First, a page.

I stumbled across this at my local library, while searching for another title. It is no suprise to me now that I cannot remember what else I was looking for, as the minute I opened this book I was immediately pulled into this intriguing world Jack Whyte has built.
Gaius Publius Varrus is a Roman soldier in the 4th century, traveling the world and fighting off pagan armies with his close friend and superior, Caius Brittanicus. In both men, a deep love for their empire, the Roman province of Britain, and each other drives them forward. All this would provide ample material for a good book, but Whyte has more up his sleeve.
The story really starts when Varrus leaves the army after a crippling wound leaves him unable to fight, at least by Roman standards. He travels home to Britain and begins pursuing his life-long ambition of becoming an iron-smith, which he does very happily and succesfully for some years. Britannicus also returns from the army a decade or so later, and although the reunion is sweet, a big problem looms on the horizon.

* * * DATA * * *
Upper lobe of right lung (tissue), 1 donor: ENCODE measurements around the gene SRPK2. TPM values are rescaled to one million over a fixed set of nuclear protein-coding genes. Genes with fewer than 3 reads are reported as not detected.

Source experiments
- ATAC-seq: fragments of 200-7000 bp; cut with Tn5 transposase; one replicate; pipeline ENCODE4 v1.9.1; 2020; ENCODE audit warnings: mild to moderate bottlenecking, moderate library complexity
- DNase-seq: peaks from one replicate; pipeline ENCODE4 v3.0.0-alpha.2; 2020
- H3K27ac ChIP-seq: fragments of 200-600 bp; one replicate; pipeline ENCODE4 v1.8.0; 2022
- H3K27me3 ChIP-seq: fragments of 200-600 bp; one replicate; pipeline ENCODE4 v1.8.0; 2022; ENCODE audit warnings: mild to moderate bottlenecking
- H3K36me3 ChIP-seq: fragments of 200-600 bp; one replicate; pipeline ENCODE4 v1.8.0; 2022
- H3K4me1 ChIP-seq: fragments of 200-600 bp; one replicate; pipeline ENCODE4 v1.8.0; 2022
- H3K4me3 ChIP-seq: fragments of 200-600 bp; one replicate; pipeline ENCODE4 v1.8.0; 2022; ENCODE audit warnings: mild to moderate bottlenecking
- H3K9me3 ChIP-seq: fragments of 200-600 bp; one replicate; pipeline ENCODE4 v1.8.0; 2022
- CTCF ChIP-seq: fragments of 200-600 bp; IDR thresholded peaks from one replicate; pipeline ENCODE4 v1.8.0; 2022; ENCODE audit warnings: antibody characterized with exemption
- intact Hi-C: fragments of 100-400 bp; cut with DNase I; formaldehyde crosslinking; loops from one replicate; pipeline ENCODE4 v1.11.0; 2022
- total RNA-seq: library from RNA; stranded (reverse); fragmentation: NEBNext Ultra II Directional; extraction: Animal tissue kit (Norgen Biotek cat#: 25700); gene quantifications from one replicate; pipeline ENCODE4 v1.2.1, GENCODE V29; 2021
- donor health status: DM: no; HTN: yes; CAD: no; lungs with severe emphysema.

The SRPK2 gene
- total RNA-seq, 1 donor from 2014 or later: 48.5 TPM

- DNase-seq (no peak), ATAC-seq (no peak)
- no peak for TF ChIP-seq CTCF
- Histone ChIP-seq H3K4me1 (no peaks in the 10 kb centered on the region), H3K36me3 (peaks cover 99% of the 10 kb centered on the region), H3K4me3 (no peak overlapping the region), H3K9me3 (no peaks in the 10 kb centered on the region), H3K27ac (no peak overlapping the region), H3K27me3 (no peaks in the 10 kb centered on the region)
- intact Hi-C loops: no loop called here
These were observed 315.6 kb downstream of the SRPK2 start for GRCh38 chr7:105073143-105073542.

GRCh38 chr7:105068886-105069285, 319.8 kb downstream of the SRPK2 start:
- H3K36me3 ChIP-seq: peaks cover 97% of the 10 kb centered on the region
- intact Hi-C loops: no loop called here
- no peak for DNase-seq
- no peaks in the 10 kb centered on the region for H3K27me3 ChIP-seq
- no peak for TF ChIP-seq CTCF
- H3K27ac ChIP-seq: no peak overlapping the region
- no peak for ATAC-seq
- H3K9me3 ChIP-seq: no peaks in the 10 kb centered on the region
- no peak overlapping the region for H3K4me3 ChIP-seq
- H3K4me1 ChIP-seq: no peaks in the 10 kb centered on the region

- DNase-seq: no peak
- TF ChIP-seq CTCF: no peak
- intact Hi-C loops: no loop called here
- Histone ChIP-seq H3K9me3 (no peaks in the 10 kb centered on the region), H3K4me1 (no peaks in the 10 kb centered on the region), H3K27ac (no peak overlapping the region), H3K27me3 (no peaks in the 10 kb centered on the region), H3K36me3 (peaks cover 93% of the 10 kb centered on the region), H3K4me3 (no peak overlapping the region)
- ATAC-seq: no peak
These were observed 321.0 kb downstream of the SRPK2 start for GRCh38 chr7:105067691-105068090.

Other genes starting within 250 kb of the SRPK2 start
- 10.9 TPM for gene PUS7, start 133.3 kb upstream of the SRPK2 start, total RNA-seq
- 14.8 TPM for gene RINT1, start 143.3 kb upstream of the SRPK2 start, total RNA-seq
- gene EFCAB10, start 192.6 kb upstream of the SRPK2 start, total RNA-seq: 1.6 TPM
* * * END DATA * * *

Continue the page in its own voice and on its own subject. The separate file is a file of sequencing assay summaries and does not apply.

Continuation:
The Roman Empire is falling.
Thus beings this sweeping tale, filled with action, gore, sex, and plenty of intresting dialogue, characters, and places. As you follow Varrus and Britannicus as they attempt to build Camulod and save themselves, their friends, and their family from the ruin which will become their world, you will become hopelessly lost in these pages. So you might as well buy it and get it over with, so you can go on and read the other books in Jack Whyte's "Camulod Chronicles" series (which just keep getting better and better, by the way). A warning, however: material is extremely violent and sexual in some places, and probably is way too mature for anyone under 14. However, I don't think the sexuality or violence takes away from the story in the least, as some other critics have mentioned. Rather, I believe it only adds to the story to reveal important traits of Jack Whyte's characters.